System Designers At Work

Oct 6, 2010 5:11 PM, By Blair Jackson

WHOLE-STUDIO SOLUTIONS FROM A SINGLE SOURCE

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PAD was the system designer for engineer/producer Yaron Fuchs’ personal studio.

PAD was the system designer for engineer/producer Yaron Fuchs’ personal studio.

With technology changing by the minute and becoming ever more complex in some ways (but simpler in others), it’s getting harder even for seasoned audio pros to keep up with dizzying shifts and trends. Owner/operators may wonder: How do I integrate new gear into my old workflow—or should I try? What new equipment or way of working will increase my efficiency but not present too drastic a learning curve? Do I have to throw out all my analog boxes and switch to plug-ins? How can I get the most bang-for-my-buck outfitting this cool room off of my garage?

There are a few ways to answer those and other questions. Hundreds of clicks around the Internet on manufacturers’ Websites and in audio chat groups could shed some light. Perusing magazines like this one could point you in some positive directions. Or you could try the route that an increasing number of overworked and/or befuddled folks have tried: enlist the services of professional systems designers. Thousands have worked hand-in-hand with these largely unsung experts in gear selection, integration and work solutions to find the most comfortable and economical path through the new technology minefield. We recently checked in with reps from four successful firms in the system design world to learn more about what makes them tick and the range of services they offer.

PRO AUDIO DESIGN
Playing in bands, working in studios and bartending. That’s how Dave Malekpour sums up his life in the Boston area before he got involved in the world of professional audio in the mid-’80s, first as part of a local studio design, installation and maintenance concern, then as head of his own company: Anything Audio, founded in 1989, which morphed into the now-giant Pro Audio Design in 1993.

Dave Malekpour of Professional Audio Design

Dave Malekpour of Professional Audio Design

“The first person I hired was a tech, so it was me and him, and my concept was sales and service combined—try to connect things in a holistic way,” he says. “I’ve had this system design approach from the beginning. What does this connect to? How are you using it? What does it need to talk to? How does it all go together? My vision was to do everything because I saw a lot of gaps where people weren’t really thinking through the whole process. I saw people come over from the music store, having spent a hundred grand on equipment, and ask, ‘How much does a patchbay cost?’ ‘Okay, it’ll be like twenty grand.’ ‘Uh, I don’t have twenty grand. I thought it was going to be a grand to buy all the cables and patchbay.’ So we focused not just on the system design, but also on value engineering—helping customers to figure out the best way to spend their money on the end result, and working with them through the whole process. Our job is to help people with their vision and translate that into something that can be built or accomplished.”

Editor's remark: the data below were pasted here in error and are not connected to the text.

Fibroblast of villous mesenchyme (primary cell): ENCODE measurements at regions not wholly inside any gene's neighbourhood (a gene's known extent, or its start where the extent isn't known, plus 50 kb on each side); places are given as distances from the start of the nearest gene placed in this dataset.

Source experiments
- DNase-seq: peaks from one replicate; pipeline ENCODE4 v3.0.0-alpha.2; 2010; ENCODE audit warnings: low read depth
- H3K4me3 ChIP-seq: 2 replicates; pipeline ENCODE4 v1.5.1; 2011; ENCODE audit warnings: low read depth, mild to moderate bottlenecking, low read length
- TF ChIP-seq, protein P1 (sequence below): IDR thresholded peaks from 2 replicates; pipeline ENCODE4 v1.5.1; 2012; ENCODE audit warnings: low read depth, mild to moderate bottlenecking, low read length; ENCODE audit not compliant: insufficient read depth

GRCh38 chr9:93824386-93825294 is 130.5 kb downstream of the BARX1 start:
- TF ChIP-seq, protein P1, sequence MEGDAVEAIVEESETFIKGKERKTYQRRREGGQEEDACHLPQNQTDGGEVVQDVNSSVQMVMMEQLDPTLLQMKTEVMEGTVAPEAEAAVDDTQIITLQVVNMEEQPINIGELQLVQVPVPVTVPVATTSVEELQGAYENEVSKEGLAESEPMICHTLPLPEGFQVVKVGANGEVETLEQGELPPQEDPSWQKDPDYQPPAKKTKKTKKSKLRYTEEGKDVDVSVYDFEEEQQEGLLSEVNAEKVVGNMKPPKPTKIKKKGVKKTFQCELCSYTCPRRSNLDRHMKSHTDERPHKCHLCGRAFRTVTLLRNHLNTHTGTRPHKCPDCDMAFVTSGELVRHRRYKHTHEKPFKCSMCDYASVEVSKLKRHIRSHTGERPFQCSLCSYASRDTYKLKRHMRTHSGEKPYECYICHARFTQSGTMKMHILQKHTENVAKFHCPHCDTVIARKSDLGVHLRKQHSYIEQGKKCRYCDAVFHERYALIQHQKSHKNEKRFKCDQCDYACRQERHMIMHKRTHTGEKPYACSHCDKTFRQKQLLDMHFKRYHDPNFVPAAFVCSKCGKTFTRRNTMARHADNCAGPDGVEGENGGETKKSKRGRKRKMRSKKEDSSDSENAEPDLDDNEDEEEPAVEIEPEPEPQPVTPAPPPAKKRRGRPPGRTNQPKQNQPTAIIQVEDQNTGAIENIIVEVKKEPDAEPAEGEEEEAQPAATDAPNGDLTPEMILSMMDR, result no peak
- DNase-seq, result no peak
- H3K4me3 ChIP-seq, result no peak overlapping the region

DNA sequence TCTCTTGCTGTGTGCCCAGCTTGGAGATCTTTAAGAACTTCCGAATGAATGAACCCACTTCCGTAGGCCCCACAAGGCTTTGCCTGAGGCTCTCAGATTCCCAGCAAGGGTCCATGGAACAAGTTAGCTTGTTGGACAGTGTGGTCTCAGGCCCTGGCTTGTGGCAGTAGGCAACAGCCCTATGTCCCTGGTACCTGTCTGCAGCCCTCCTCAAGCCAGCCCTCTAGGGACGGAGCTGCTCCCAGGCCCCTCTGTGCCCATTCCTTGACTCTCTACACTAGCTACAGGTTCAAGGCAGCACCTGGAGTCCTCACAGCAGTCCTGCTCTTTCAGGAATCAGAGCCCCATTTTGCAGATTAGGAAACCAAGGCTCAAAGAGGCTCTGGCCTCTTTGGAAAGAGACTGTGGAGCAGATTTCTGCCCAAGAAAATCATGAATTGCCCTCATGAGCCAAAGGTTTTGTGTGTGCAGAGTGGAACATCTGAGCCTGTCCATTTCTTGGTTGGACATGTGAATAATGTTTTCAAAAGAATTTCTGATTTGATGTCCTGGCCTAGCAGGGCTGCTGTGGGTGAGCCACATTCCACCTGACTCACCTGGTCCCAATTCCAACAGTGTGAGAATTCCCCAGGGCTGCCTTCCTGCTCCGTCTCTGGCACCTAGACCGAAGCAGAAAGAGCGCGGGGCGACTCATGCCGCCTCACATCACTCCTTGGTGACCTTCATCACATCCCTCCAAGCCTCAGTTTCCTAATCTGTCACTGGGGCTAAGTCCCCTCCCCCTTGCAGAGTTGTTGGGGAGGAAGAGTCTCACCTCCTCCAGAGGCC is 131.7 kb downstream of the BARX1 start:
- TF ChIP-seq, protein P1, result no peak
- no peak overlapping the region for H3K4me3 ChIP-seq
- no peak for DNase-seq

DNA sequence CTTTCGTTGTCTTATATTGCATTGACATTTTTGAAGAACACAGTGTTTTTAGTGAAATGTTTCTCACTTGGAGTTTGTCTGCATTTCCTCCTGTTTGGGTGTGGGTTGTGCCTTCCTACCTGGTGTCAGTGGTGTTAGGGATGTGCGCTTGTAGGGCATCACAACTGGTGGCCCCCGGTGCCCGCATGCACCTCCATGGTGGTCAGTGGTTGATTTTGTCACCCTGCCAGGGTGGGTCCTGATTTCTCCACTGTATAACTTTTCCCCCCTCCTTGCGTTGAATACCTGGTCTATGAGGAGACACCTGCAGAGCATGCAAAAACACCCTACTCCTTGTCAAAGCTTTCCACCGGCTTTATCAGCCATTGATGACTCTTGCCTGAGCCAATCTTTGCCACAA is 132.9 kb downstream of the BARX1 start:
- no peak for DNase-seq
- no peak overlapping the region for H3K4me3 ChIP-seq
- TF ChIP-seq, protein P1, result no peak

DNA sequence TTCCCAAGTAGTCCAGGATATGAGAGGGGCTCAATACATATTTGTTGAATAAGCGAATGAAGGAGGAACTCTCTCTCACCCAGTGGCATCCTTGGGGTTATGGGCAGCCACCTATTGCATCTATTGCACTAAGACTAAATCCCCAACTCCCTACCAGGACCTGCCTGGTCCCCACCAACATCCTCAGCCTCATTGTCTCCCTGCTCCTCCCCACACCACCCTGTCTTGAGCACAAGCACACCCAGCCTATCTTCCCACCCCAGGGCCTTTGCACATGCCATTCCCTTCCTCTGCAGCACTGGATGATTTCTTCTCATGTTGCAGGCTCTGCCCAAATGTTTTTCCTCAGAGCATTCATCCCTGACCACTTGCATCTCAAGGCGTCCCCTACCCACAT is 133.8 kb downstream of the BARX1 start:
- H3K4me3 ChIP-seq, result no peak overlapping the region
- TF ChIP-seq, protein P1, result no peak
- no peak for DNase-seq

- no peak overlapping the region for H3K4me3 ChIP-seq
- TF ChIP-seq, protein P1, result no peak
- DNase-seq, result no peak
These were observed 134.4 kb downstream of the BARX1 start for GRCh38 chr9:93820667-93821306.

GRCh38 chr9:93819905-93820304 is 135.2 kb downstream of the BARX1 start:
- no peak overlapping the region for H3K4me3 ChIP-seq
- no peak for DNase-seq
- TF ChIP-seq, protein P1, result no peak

From the beginning, Pro Audio Design catered to a broad spectrum of clients. Malekpour notes, “We were an ADAT and Tascam service center at the same time we were refurbishing SSL and Neve consoles and equipping high-end studios.” He notes that in 1999, his company sold 49 refurbished SSLs, around 30 Neves, 12 Euphonix “and a bunch of APIs. I had nine service techs doing console work. In 2009, it was probably a dozen SSLs. Obviously, the market has changed, with more people working in the box instead of on big consoles. We still have four full-time service techs, but they’re doing a broader range of things. They’re doing more repair work, more installation work. We’ve broadened out into some commercial installations, like churches, helping out theaters and nightclubs.”

Pro Audio Design still does a lot of high-end studio work—sometimes with the Walters-Storyk Design Group—that involves new or restored consoles, but Malekpour notes, “I don’t have a particular agenda. I mean, I personally love consoles—I won’t lie—but I also sell control surfaces. We just did an all-control surface project with some good front-end gear and some plug-ins. I try to look at, ‘What are you trying to do?’ I don’t really care what the brand is. To me, if we do our job right, you’re going to be happy with the system and you’re going to get good results, and we’re going to have those customers for a long time to come.”

The company has weathered the down economy surprisingly well—in part because they’ve developed such a diverse client base, but also, frankly, because “we’ve done a lot more liquidations, helping businesses change their positions—and not necessarily just going out of business,” says Malekpour. “When the Hit Factory closed, they contracted us to liquidate the facility, and we also sold the consoles from Allaire [in upstate New York], which was just about my favorite studio ever. But we’ve also done work for some big television companies where they want to get rid of older technology so they can put in something new, and we’ll help them on both ends of that. We sold Quad Studios in New York to the current owners and helped them in repositioning. We do asset appraisals, too.”

This self-proclaimed gear-head has always been more than just a salesman or company executive. He built and equipped his own personal studio—“I’m as proud of my patchbay as anything,” he says with a chuckle—and recently co-produced, engineered and played lead guitar on the just-released self-titled debut album by Jackson Wetherbee.






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